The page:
If you’ve got a new copy of The Mockingbird Devotional, good! Turn to today, June 10, and you’ll find this meditation from our very own Will McDavid. If you don’t have a copy of The Mockingbird Devotional, well, just read below, and then purchase one for yourself, here. You won’t regret it–at least if you’ve got a little Ruby Turbin in you…
Then the devil took him to the holy city and placed him on the pinnacle of the temple, saying to him, “If you are the Son of God, throw yourself down; for it is written, ‘He will command his angels concerning you,’ and ‘On their hands they will bear you up, so that you will not dash your foot against a stone.’” Jesus said to him, “Again it is written, ‘Do not put the Lord your God to the test.’” (Matthew 4:5-7, NRSV)
In her short story “Revelation,” Flannery O’Connor tells of an arrogant woman named Ruby, who is enamored of her racist, classist view of the world and her place in it—better than some types of people, inferior to others. It gives her a way of thinking that allows her to have self-esteem. Along comes a girl named Mary Grace, who insults her straight-on, telling her she’s a “dirty warthog from hell,” and this immediately disrupts her vision of the world. Suddenly she sees a vision of heaven with all the “freaks and lunatics” leading the procession, the last being first, the least being greatest, and herself—a “good” woman with a grateful disposition—at the rear of the parade.
We all have a worldview that helps us to feel good about ourselves, whether we view ourselves as resting at the top of the career ladder, leading in the church, or raising high-achieving, well-behaved children. This hierarchy-love has been called a “theology of glory,” a term that describes our attraction to believing things—about ourselves and the world—that elevate our position and give us clear criteria for self-justification. Paradoxically, in O’Connor’s story, it is only when Ruby is insulted and brought low that she has any true religious experience at all.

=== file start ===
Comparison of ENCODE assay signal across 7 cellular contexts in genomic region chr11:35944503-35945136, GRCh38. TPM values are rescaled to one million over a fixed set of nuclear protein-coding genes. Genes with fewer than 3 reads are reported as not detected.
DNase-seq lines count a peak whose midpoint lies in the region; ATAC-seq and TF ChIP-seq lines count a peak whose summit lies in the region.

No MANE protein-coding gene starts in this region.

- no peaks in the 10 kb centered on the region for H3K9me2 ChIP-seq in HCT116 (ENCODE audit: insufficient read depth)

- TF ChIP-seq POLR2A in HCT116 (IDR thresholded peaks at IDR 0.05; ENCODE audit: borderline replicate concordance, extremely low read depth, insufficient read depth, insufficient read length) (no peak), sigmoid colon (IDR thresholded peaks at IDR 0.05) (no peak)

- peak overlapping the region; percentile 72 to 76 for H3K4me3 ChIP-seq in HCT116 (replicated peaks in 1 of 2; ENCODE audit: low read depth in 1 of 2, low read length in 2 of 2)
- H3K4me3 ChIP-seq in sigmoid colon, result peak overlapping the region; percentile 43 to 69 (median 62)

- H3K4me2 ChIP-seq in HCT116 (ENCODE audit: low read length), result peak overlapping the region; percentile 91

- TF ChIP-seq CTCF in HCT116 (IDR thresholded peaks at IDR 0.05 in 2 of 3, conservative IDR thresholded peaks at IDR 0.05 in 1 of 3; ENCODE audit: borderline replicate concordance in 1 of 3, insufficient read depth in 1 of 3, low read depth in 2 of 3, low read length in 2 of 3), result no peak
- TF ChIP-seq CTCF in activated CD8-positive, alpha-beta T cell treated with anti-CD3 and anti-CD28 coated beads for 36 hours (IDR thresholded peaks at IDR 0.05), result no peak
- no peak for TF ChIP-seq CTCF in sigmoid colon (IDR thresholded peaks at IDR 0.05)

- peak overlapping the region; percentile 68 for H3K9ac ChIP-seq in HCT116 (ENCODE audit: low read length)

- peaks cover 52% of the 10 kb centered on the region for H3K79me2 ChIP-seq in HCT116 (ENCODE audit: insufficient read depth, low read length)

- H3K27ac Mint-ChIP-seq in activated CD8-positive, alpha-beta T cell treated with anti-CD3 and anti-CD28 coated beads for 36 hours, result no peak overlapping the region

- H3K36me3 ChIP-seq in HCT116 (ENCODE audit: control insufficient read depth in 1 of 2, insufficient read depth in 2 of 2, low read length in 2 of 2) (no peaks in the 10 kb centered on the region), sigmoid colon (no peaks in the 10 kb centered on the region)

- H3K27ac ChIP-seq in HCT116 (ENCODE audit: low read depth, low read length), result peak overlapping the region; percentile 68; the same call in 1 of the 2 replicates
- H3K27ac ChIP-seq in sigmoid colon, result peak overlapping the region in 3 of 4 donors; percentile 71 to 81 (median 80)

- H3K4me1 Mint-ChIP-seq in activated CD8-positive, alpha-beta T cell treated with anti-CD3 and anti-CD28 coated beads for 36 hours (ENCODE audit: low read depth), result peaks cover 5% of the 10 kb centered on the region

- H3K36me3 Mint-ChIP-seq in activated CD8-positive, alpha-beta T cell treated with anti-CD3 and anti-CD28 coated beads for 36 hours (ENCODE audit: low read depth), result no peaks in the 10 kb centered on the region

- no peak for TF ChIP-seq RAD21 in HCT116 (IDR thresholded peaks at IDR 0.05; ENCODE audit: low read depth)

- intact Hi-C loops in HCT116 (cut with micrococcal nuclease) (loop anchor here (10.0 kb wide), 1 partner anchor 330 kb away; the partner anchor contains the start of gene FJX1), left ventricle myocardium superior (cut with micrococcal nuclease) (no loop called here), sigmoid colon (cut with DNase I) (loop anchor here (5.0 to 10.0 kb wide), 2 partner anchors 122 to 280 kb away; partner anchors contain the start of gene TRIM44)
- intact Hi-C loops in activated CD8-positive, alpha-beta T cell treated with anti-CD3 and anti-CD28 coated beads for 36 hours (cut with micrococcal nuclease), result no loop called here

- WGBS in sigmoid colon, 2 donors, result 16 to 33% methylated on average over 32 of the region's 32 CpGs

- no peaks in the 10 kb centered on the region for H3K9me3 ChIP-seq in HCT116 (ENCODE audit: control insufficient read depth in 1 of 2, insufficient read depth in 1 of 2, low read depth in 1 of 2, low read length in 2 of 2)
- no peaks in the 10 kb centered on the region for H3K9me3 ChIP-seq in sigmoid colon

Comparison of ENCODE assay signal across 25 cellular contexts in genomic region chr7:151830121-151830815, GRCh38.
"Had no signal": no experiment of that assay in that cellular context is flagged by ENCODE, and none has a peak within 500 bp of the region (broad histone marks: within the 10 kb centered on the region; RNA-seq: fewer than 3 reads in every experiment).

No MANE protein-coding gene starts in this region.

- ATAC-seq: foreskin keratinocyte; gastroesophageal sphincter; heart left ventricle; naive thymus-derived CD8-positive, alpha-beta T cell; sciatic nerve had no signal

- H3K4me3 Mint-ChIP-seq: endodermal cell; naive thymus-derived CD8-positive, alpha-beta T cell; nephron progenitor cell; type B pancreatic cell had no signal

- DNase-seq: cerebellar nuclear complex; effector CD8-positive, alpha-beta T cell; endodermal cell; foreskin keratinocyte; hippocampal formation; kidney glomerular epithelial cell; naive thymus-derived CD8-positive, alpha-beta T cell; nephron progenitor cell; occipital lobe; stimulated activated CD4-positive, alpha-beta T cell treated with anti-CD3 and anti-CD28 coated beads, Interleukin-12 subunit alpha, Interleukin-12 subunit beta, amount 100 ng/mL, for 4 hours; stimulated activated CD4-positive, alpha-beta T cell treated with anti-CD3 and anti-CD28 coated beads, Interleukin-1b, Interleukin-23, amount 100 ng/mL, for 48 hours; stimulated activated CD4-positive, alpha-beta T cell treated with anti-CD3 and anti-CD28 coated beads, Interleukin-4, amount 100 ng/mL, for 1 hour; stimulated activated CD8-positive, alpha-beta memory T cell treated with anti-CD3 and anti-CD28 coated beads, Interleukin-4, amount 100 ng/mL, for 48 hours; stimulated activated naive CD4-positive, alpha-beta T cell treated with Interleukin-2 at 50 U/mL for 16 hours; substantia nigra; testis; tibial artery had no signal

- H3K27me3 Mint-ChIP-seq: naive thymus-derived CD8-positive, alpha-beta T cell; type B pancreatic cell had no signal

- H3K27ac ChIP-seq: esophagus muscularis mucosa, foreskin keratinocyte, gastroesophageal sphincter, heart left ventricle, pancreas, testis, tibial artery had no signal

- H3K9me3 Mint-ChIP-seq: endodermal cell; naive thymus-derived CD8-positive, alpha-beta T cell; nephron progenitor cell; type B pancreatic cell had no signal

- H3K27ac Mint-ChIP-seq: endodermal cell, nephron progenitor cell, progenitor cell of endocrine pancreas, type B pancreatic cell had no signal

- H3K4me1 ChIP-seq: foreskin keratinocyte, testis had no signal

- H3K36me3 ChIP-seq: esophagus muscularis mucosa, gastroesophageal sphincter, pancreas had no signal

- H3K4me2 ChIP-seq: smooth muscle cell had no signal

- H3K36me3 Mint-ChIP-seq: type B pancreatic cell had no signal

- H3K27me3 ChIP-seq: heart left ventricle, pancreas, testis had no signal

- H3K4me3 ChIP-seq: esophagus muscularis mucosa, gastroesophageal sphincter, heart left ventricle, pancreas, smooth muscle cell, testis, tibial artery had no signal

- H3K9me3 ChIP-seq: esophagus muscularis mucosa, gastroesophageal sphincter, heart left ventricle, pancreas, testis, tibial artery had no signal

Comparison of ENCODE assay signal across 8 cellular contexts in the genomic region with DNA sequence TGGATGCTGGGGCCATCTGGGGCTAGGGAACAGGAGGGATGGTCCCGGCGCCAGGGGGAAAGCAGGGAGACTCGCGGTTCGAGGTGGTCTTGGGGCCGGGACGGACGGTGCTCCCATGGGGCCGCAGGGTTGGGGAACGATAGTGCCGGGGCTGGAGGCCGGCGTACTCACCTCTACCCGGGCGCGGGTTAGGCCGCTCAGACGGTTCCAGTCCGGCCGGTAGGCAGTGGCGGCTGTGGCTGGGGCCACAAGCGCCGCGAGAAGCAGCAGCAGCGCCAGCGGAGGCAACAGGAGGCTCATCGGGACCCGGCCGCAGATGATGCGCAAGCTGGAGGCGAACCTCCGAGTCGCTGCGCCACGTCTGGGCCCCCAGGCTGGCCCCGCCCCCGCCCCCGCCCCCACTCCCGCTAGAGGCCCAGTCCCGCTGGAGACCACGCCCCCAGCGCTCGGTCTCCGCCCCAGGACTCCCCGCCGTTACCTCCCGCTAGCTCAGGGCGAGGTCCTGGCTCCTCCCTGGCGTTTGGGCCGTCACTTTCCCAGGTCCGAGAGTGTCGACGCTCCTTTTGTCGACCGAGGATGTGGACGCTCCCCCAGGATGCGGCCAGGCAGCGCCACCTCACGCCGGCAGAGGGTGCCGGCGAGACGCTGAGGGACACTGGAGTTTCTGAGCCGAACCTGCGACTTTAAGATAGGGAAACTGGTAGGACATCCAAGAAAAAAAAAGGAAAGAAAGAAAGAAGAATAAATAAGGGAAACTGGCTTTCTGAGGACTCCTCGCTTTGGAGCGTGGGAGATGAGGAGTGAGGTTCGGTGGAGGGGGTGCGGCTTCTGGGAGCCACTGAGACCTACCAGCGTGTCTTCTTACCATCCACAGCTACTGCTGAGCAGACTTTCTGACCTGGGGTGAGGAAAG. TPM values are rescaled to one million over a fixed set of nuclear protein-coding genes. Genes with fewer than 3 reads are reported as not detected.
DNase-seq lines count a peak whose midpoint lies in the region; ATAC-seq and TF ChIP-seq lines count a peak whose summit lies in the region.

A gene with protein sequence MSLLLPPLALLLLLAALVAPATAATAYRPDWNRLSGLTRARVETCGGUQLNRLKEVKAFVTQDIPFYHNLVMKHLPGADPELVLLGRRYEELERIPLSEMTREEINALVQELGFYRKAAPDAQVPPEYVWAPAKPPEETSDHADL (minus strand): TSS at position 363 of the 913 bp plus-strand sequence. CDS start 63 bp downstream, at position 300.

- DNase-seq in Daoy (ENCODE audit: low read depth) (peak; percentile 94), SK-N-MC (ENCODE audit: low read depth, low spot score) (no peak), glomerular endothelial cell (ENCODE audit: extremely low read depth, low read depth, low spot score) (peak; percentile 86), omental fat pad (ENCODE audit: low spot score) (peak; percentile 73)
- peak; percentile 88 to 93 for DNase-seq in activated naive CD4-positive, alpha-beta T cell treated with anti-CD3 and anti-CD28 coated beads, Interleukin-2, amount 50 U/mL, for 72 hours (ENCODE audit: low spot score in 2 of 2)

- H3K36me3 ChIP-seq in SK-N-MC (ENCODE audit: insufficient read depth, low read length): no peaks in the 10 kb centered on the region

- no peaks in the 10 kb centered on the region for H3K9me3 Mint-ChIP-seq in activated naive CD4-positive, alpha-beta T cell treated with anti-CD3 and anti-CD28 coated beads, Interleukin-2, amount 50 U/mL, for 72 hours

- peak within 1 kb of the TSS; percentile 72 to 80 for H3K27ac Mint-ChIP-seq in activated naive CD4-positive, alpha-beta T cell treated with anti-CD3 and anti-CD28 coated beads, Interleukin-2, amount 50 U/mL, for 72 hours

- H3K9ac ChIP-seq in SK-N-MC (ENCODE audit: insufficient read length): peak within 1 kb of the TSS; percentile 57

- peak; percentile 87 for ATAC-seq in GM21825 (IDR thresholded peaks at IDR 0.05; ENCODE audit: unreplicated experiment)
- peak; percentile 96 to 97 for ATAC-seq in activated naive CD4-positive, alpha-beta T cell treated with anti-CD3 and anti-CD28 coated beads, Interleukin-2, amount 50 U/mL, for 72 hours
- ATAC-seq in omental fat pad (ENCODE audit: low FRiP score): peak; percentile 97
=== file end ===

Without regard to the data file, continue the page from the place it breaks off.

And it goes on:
In the devil’s temptation of Jesus, we see two worldviews at work, competing for Christ’s affections. The first is the world of glory—where Christ can produce food, power, faith, and rulership—and the second is the world of the weak, where he will experience hunger, captivity, powerlessness, and death. Throughout the Bible God chooses the weak and lowly to be His vessels, and here we see God himself choosing the way of weakness, suffering, rejection, and condemnation, not only to favor the weak, but to be the weak.
Essayist John Jeremiah Sullivan says that Christ’s “breakthrough was the aestheticization of weakness. Not in what conquers, not in glory, but in what’s fragile and what suffers.” It’s impossible, as inveterate achievers, to find this paradoxical beauty of weakness for ourselves. But we can say that the beautiful aspect of Christ’s love for weakness is simply the weakness itself. Pain and suffering are not beautiful, except for the potential, unique to weakness, to be loved undeservedly. Jesus chooses weakness and becomes weakness, going so far as to “become sin,” because it is in this poverty that grace arrives (2 Cor 5:21). It is only in Christ’s choice of weakness that weakness itself is made lovely.